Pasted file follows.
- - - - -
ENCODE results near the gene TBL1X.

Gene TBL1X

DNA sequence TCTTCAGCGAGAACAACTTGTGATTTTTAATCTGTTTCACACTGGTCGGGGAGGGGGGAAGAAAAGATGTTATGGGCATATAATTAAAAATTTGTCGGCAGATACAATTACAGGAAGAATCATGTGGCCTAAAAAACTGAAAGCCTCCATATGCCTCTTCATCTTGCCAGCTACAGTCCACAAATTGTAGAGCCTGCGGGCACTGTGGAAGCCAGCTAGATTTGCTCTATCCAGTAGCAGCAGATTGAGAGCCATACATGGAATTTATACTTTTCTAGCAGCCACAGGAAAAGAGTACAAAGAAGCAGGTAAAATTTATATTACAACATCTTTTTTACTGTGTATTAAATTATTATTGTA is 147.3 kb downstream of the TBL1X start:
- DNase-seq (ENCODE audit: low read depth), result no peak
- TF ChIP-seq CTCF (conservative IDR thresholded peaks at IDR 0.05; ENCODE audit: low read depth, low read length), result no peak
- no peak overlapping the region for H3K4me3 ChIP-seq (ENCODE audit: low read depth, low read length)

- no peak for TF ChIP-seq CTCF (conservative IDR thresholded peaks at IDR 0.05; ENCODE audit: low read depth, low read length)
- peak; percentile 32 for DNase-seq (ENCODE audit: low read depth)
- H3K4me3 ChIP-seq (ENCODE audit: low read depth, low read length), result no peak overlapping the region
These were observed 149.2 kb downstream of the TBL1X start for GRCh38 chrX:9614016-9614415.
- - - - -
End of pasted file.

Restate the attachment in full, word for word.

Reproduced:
ENCODE results near the gene TBL1X.

Gene TBL1X

DNA sequence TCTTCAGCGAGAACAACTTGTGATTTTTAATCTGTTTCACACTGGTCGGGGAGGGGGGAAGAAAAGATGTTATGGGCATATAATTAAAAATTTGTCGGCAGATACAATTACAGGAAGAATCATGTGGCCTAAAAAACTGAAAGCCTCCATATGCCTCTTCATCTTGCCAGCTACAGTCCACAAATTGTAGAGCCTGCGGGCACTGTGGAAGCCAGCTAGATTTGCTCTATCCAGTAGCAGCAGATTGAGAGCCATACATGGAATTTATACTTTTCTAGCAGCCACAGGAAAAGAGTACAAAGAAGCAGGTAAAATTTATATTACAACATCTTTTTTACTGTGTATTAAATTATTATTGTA is 147.3 kb downstream of the TBL1X start:
- DNase-seq (ENCODE audit: low read depth), result no peak
- TF ChIP-seq CTCF (conservative IDR thresholded peaks at IDR 0.05; ENCODE audit: low read depth, low read length), result no peak
- no peak overlapping the region for H3K4me3 ChIP-seq (ENCODE audit: low read depth, low read length)

- no peak for TF ChIP-seq CTCF (conservative IDR thresholded peaks at IDR 0.05; ENCODE audit: low read depth, low read length)
- peak; percentile 32 for DNase-seq (ENCODE audit: low read depth)
- H3K4me3 ChIP-seq (ENCODE audit: low read depth, low read length), result no peak overlapping the region
These were observed 149.2 kb downstream of the TBL1X start for GRCh38 chrX:9614016-9614415.